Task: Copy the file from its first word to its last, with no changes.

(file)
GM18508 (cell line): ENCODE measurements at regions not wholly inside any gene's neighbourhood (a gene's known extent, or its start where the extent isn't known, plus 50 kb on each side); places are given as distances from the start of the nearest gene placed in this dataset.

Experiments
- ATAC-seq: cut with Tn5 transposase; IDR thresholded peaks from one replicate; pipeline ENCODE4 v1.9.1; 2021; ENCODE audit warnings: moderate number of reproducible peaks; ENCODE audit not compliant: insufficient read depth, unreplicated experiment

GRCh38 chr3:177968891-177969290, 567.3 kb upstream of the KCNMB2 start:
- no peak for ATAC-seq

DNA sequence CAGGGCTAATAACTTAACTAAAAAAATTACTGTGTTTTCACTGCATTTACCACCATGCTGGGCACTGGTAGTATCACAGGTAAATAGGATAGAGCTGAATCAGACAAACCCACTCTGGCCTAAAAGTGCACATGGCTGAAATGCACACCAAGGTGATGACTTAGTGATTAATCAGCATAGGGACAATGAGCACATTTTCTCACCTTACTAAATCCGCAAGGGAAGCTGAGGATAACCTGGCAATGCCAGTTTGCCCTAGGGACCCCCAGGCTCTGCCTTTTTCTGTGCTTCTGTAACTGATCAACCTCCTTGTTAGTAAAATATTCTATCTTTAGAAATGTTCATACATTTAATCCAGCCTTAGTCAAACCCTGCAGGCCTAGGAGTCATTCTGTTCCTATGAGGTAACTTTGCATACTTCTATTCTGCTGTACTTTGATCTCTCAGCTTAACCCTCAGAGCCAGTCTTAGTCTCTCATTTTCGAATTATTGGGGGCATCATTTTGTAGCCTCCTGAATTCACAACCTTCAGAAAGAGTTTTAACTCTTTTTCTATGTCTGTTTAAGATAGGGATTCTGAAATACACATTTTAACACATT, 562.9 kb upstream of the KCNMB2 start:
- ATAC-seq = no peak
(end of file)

GM18508 (cell line): ENCODE measurements at regions not wholly inside any gene's neighbourhood (a gene's known extent, or its start where the extent isn't known, plus 50 kb on each side); places are given as distances from the start of the nearest gene placed in this dataset.

Experiments
- ATAC-seq: cut with Tn5 transposase; IDR thresholded peaks from one replicate; pipeline ENCODE4 v1.9.1; 2021; ENCODE audit warnings: moderate number of reproducible peaks; ENCODE audit not compliant: insufficient read depth, unreplicated experiment

GRCh38 chr3:177968891-177969290, 567.3 kb upstream of the KCNMB2 start:
- no peak for ATAC-seq

DNA sequence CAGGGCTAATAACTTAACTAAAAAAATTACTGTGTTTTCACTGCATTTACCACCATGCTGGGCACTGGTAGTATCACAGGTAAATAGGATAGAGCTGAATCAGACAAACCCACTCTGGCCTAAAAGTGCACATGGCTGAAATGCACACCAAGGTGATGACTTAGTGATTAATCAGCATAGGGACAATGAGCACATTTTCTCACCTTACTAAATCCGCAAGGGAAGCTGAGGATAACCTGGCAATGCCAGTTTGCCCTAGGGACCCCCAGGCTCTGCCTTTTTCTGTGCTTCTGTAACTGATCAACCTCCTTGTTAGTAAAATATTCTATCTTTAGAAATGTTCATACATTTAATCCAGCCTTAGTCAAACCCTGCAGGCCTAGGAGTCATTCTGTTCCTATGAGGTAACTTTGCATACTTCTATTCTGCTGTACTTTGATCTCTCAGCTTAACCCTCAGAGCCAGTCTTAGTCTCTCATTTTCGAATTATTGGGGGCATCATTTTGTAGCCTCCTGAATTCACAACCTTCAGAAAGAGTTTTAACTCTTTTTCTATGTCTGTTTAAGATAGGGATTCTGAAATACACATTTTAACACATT, 562.9 kb upstream of the KCNMB2 start:
- ATAC-seq = no peak